Abnormally ↑ed resistance to ventricular filling Thromboembolic complications in 1/3rd of patients

 The inability of ventricles to fill limits cardiac

output and raises filling pressure.

April 2007

Esayas K.G

Jimma University


Clinical features  Exercise intolerance & dyspnea are usually the most prominent symptoms.  Dependent edema, ascites, & hepatomegaly  Raised JVP with Kussmaul’s sign  Heart sounds may be distant & 3rd & 4th heart sounds are common  RCM resembles constrictive Pericarditis in most cases, in RCM apical impulse is usually easily palpable, & MR is more common.
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Investigation:  ECG: - low voltage, non-specific ST-T wave changes & various arrhythmias.  ECHO:  symmetrically thickened left ventricular walls & normal or

slightly reduced ventricular volume & systolic function
 Doppler recordings demonstrate accentuated early diastolic filling.

 Cardiac cathetherizatiion: -

↓ed cardiac output  Elevation of the right and left ventricular end-diastolic pressure & plateau configuration of the diastolic portion of the ventricular pressure pulse

 Endomyocardial Bx

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differentiate RCM from constrictive pericarditis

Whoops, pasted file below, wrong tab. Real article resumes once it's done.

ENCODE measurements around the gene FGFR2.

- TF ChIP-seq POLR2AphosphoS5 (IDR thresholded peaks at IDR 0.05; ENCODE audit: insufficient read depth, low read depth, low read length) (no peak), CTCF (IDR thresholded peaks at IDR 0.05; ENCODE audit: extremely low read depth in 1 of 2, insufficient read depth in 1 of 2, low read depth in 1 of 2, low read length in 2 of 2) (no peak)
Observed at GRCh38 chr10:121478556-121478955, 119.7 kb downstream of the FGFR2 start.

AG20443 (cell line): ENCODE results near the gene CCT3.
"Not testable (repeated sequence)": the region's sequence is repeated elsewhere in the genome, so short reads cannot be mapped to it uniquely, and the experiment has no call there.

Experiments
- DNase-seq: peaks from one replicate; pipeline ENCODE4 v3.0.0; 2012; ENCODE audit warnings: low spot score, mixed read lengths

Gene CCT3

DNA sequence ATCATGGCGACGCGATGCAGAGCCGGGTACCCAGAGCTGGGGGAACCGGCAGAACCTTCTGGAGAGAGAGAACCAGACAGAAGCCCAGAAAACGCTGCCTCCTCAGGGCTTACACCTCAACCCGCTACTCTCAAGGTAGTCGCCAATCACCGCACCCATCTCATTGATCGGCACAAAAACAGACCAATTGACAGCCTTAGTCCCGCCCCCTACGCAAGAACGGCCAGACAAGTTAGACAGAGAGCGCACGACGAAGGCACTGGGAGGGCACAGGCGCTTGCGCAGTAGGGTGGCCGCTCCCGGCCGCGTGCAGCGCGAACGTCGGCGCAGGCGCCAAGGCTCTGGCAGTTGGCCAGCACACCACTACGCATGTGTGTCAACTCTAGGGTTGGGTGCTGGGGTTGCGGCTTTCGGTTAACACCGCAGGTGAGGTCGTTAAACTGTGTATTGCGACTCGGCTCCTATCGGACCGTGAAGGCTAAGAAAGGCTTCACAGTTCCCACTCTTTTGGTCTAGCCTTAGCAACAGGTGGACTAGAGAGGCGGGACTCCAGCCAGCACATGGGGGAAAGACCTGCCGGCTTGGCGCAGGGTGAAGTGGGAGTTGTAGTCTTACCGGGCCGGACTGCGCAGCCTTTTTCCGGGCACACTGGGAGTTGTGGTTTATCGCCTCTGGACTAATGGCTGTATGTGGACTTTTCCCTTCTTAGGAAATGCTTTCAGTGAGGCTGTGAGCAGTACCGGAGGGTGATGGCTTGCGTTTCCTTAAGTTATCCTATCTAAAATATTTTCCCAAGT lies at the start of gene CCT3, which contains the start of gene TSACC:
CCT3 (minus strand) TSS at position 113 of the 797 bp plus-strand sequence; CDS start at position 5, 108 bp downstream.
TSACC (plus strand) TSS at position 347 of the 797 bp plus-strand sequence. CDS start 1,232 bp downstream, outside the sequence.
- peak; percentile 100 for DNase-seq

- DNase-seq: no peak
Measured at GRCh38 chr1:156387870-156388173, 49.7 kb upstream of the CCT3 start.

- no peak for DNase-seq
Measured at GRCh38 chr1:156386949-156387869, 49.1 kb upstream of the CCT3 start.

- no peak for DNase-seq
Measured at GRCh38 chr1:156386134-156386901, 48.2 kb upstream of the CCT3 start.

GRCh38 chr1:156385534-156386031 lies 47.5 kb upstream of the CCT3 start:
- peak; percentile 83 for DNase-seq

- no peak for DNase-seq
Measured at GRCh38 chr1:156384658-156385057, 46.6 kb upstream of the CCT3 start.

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Treatment:  The treatment is as for any cardiac failure-but usually disappointing.  Chronic anticoagulation is often recommended  Cardiac transplantation

April 2007

Esayas K.G

Jimma University


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Hypertrophic Cardiomyopathy Hypertrophic cardiomyopathy (HCM) is a complex but a common form of genetic heart disease typically inherited in an autosomal dominant fashion with variable penetrance and expressivity. HCM is the leading cause of sudden cardiac death in people under 30 years and responsible for exercise disability at almost any age. It is characterized by a hypertrophied and non dilated left and/or right ventricles in the absence of obvious causes like AS or HTN.

Prevalence: is 0.2% of the general population: Sex:  HCM is identified slightly more commonly in males than in females. However, the genetic inheritance pattern is autosomal dominant, without gender predilection.  HCM usually presents at an earlier age in females than in males. Females with HCM tend to be more symptomatic and are more likely to be disabled by their symptoms. Age:  HCM may occur at any age from newborn to elderly.  HCM is a progressive condition that worsens over time if left untreated.  Its most common presentation is in the third decade of life. April 2007 Esayas K.G Jimma University 14